East Timor's crisis won't be sold until prime minister is gone, rebel leader says

At least one person was reported killed in new unrest in Dili, despite the presence of more than 2,000 foreign peacekeepers. A whole row of shops and several vehicles were set on fire in one area of the capital, and several dozen Australian troops rushed to the scene.

Fighting between factions in the armed forces has given way over the past week to gang warfare, arson and looting, forcing tens of thousands of people to abandon the city or take refuge in camps scattered across the seaside capital, according to the AP.

The peacekeepers expanded their operations. The bulk of New Zealand's almost 200 troops started street patrols Thursday in the troubled Becora neighborhood in the city's east, freeing up Australian troops for other duties, the government said.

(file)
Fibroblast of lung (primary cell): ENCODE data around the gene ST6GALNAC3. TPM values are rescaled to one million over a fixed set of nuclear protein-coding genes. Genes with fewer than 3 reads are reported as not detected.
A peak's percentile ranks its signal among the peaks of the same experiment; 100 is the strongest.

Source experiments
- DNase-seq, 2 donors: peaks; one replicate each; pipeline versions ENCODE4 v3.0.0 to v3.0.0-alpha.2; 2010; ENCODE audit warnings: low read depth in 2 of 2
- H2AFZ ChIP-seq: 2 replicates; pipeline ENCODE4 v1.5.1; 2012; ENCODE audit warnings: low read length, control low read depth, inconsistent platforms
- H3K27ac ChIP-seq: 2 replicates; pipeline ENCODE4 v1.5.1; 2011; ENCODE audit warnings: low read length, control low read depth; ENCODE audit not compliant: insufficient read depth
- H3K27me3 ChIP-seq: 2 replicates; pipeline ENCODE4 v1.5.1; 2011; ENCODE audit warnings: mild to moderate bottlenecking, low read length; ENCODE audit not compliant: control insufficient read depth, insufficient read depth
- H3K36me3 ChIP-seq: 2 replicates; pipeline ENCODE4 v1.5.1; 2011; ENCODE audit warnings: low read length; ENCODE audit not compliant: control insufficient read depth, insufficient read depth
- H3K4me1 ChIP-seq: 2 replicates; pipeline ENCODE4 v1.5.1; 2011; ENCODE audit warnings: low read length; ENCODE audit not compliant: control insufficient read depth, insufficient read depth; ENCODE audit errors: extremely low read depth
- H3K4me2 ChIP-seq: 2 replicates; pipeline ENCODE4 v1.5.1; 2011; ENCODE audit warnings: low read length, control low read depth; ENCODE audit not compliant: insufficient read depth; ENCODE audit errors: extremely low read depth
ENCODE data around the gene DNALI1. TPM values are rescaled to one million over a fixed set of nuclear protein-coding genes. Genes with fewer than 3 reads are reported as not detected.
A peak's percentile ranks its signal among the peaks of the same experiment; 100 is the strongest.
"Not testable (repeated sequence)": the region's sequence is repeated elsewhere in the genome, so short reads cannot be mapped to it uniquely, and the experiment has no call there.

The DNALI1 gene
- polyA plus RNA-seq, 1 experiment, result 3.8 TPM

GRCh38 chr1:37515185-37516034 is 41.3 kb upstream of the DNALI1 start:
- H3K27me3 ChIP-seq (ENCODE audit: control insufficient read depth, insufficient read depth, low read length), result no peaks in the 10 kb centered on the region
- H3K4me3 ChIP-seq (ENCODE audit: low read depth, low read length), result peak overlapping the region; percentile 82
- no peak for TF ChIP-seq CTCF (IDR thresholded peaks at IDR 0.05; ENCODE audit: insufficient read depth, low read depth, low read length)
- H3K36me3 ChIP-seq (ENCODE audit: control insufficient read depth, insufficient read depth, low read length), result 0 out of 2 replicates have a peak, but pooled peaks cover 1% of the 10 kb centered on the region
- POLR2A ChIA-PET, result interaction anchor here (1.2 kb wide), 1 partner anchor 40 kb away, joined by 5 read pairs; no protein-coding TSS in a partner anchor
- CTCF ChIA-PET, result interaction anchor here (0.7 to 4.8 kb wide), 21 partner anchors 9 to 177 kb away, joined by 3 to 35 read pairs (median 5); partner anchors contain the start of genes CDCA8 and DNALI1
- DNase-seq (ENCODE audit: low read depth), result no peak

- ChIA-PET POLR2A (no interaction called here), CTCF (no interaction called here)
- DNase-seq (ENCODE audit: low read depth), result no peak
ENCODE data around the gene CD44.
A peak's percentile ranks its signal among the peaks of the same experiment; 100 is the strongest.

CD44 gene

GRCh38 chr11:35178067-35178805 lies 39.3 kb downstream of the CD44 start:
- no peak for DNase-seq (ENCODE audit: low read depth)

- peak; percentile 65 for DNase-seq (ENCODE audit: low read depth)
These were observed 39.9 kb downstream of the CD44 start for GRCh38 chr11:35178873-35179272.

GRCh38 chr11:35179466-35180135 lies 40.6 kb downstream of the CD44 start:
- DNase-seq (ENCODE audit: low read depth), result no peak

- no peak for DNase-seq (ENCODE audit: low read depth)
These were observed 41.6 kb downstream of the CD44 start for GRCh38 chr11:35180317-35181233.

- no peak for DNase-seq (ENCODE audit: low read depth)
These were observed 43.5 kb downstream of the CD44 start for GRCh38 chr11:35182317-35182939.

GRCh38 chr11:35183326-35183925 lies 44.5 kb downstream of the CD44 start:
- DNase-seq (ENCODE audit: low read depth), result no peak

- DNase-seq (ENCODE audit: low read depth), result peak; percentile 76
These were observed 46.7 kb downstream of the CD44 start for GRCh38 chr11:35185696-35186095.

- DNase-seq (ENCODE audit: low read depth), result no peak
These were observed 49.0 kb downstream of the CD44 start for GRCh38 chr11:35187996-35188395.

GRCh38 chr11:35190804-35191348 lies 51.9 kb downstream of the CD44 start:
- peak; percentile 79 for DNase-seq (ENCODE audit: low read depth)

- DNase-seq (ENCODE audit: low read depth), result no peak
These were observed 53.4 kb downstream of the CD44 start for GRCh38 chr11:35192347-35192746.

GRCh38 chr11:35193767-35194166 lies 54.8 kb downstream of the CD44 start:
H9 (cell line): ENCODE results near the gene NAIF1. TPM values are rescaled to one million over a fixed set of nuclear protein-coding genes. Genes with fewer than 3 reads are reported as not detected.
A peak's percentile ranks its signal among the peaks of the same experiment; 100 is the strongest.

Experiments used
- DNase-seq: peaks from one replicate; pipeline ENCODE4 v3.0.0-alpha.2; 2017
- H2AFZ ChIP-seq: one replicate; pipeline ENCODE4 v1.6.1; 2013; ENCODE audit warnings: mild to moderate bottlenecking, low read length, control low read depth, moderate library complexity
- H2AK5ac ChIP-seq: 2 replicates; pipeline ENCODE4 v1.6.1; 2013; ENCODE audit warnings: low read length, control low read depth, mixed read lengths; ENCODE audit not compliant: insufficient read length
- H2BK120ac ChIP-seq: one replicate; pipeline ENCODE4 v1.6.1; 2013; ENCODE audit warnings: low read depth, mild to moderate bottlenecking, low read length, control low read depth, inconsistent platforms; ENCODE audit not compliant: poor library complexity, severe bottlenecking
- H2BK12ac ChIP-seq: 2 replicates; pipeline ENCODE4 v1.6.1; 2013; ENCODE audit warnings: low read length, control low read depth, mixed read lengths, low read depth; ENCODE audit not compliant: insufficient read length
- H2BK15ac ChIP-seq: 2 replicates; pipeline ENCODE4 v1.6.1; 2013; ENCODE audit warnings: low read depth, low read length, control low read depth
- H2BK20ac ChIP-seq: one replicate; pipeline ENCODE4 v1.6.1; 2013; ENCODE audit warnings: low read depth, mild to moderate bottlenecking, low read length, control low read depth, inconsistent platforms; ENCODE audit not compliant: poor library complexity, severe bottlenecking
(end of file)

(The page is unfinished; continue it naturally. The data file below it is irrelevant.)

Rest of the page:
The fired army commander whose rebellion triggered the collapse of security, Maj. Alfredo Reinado, blamed Prime Minister Mari Alkatiri for the crisis and said it wouldn't be over until he was gone from office.

Four people were killed and dozens injured when a demonstration turned into riots in the capital in April.

Reinado said he would be willing to die for his cause.

He led a band of 600 dismissed soldiers into clashes with loyalist security forces which preceded